As we approach tax season, it’s important to understand the deductions that may be available to you. The state and local tax deduction (SALT) is available to many taxpayers, but it has undergone changes over the past several years.

State and local tax (SALT) deduction: Definition

The SALT deduction is a federal tax deduction that allows some taxpayers to deduct the money they spend on state and local taxes.

  • This deduction is a below-the-line tax deduction (only available to taxpayers who itemize)
  • It’s only available to taxpayers who have eligible state and local taxes to deduct.
  • It’s currently limited to $10,000.

While the SALT deduction can help taxpayers reduce their tax burden, most taxpayers won’t be able to take advantage of it. IRS data shows that only about 11.4 percent of taxpayers itemized their deductions in 2018.

This may be partially because the Tax Cuts and Jobs Act — the same law that limited the SALT deduction to $10,000 — nearly doubled the standard deduction from $6,500 to $12,000 for individual filers. As a result, many taxpayers find it more cost-effective to simply claim the standard deduction rather than itemize their deductions.

How the SALT deduction works

The SALT deduction allows taxpayers who itemize their deductions to reduce their taxable income by the amount of state and local taxes they paid that year, up to $10,000.

The taxes that can be deducted include state and local (for example, (i.e., city, county or municipal taxes) income taxes and property taxes. Taxpayers can also choose to deduct their sales taxes in place of their state income tax, which would be beneficial to those in states with low or no income taxes. A taxpayer can’t deduct both their income and sales taxes.

Certain state and local taxes can’t be deducted, including those spent on gasoline, car inspection fees, property improvements and licensing fees.

Before the 2018 tax year, the SALT deduction was unlimited, meaning taxpayers could deduct 100 percent of their state and local taxes paid. In the 2017 Tax Cuts and Jobs Act, the federal government enacted a $10,000 limit for joint and individual filers and a $5,000 limit for married couples filing separately. The effect of this limit was more substantial in high-tax states like California, Hawaii and New Jersey.

While the Tax Cuts and Jobs Act placed a $10,000 cap on the SALT deduction, it’s only temporary. The cap applies to taxable years 2018 through 2025. After tax year 2025, the cap will end, and taxpayers will once again be able to deduct 100 percent of their eligible state and local taxes, unless other tax code changes are passed before then.

SALT deduction examples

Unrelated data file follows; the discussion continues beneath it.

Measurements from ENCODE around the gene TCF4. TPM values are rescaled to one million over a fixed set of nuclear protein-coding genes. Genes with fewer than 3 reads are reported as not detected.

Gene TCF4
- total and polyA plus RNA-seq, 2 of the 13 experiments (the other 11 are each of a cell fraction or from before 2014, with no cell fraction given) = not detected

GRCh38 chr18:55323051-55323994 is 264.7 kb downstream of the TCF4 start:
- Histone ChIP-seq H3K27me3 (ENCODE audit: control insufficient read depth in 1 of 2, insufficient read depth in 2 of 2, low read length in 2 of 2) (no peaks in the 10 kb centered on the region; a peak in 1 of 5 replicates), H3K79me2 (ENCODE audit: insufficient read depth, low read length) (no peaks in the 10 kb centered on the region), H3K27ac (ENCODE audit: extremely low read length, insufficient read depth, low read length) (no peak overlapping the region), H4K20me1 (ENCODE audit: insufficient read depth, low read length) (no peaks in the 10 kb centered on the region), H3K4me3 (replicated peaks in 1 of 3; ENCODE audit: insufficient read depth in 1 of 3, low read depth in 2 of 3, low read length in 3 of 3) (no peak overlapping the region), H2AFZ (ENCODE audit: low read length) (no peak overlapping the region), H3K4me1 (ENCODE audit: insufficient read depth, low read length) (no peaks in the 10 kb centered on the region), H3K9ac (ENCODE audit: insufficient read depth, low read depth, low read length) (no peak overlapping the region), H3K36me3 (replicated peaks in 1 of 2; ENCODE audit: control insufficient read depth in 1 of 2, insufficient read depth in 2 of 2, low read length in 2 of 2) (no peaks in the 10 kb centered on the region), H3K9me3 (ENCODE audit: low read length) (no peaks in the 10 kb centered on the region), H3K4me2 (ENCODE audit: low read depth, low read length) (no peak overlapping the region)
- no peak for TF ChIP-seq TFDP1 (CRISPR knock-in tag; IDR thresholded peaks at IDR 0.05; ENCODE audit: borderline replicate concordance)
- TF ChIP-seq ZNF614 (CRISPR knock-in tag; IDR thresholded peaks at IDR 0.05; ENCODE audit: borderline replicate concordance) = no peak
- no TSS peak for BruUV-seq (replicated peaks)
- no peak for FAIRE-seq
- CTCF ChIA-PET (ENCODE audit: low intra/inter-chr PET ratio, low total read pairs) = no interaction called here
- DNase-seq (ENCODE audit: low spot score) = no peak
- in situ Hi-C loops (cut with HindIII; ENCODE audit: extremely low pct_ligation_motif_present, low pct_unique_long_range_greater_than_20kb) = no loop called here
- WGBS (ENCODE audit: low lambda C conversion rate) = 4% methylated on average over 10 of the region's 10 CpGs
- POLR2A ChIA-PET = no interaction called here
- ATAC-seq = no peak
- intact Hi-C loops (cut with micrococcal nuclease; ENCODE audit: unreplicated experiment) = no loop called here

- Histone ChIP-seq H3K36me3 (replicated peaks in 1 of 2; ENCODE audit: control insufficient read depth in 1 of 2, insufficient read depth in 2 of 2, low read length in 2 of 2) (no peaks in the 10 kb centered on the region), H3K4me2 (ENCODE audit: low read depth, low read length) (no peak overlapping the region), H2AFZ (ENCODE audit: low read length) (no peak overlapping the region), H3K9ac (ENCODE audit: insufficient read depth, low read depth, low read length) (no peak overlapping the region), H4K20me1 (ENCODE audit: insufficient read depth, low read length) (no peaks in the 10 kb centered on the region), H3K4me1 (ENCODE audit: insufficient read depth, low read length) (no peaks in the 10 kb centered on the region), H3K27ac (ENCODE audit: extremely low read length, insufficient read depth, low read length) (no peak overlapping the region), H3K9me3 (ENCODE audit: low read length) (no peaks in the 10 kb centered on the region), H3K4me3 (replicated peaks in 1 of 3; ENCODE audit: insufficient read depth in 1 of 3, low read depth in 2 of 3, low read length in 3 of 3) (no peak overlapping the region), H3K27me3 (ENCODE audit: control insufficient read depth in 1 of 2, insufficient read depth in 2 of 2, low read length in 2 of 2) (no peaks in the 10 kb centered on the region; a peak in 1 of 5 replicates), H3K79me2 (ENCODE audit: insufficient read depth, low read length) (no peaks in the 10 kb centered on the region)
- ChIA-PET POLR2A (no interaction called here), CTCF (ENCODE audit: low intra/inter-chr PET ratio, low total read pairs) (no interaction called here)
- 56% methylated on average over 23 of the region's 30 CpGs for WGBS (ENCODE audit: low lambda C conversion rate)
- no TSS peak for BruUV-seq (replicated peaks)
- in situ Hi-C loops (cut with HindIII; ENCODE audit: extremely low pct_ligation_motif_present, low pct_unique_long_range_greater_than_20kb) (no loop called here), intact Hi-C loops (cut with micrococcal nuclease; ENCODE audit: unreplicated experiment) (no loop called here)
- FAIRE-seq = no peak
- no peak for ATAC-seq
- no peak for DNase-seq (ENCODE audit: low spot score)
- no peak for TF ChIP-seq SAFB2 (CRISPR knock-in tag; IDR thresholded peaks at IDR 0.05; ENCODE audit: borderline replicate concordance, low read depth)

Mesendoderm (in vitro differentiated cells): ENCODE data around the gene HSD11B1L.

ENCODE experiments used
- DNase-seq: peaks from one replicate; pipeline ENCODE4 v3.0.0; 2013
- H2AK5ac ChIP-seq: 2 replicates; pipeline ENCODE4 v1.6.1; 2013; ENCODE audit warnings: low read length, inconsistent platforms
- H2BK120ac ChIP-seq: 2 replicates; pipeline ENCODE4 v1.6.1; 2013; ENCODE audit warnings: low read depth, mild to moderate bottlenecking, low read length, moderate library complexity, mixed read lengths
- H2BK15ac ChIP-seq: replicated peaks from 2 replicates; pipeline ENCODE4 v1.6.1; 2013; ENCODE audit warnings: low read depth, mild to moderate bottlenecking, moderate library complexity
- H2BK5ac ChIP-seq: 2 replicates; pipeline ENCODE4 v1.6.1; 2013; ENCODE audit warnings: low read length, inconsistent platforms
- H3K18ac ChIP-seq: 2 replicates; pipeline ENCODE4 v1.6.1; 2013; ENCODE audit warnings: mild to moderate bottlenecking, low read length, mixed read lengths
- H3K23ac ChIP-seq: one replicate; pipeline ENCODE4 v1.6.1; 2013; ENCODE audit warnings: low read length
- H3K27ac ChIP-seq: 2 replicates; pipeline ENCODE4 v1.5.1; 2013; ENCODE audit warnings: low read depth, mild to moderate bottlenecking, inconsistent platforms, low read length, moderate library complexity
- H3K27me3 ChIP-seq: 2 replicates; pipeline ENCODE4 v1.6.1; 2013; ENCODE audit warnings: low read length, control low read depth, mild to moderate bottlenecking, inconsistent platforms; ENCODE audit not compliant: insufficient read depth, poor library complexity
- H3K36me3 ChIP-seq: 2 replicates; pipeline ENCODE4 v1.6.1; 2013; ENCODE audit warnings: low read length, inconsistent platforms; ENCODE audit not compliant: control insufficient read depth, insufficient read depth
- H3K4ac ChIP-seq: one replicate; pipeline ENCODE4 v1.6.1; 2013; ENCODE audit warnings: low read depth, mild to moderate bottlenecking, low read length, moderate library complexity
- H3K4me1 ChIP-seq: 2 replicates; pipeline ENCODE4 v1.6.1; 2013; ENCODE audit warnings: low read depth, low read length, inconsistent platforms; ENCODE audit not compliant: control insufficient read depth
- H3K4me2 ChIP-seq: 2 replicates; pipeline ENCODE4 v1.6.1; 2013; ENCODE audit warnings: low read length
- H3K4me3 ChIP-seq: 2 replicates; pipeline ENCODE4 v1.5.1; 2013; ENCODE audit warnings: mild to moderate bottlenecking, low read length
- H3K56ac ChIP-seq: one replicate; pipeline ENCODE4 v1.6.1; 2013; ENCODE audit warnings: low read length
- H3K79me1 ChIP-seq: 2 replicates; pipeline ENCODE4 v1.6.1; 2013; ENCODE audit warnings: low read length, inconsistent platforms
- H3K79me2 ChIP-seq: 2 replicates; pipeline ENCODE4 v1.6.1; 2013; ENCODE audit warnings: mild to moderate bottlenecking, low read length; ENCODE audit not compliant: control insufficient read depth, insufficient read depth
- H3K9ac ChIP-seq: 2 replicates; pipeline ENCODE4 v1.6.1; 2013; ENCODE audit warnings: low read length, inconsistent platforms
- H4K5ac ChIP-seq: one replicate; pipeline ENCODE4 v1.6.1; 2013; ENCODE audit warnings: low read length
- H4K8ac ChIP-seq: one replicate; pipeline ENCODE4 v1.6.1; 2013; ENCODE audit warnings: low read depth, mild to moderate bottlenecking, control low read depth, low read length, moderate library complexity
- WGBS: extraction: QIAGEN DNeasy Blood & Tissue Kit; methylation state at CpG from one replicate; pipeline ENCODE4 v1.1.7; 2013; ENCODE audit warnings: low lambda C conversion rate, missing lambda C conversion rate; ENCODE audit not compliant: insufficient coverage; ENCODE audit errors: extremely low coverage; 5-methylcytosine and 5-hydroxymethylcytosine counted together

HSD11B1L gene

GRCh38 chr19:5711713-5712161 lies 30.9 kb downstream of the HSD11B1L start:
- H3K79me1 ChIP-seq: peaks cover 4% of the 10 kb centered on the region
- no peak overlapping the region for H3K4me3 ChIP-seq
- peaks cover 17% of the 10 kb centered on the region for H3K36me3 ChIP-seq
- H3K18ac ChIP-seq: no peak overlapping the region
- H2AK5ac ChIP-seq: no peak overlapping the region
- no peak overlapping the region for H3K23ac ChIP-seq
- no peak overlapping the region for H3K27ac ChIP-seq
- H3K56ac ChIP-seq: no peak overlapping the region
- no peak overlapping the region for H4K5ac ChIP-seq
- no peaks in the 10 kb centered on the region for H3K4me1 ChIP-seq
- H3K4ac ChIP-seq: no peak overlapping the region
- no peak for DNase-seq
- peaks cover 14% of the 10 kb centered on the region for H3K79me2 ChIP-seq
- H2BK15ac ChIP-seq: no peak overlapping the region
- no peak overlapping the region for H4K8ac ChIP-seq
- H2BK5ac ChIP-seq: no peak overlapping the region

Suppose a taxpayer is filing their 2021 tax return and decides to itemize their deductions. Suppose that person paid $8,000 in annual property taxes and $5,000 in state income taxes. Assume the taxpayer’s maximum income tax rate is 22 percent.

While this taxpayer paid $13,000 of eligible state and local taxes, current law only allows them to deduct $10,000. Using their 22 percent tax rate, this deduction would reduce their 2021 income tax burden by $2,200 (calculated by multiplying their $10,000 deduction by their 22 percent tax rate).

Before 2018, this same taxpayer could have saved $2,860 in taxes by deducting the full $13,000 they paid in eligible state and local taxes.

Even though all taxpayers are limited to the same $10,000 deduction, the savings won’t be the same for all taxpayers. Those in lower tax brackets would enjoy lower savings with the SALT deduction, while those in the highest tax bracket could save up to $3,700 in federal income taxes.

SALT deduction in the news

The Tax Cuts and Jobs Act placed a temporary cap on the SALT deduction, and that cap is set to end after the tax year 2025. But some policymakers are pushing to get rid of it even sooner. The push to repeal this cap a few years early is being primarily led by lawmakers from high-tax states whose residents are most affected by the $10,000 cap.

In addition to eliminating the cap altogether, other proposals include allowing joint filers to claim the $10,000 deduction for each spouse. Currently, this cap creates a marriage penalty where married couples can only deduct up to $10,000 jointly, while the new proposal would allow them to deduct $20,000 jointly. Another proposal is to increase the cap on the SALT deduction to $15,000 for individual filers and $30,000 for joint filers.

A repeal of the SALT deduction cap has been floated as a part of President Joe Biden’s “Build Back Better” plan, but as the package is still in flux, it’s yet to be determined whether the proposal will make the final bill.

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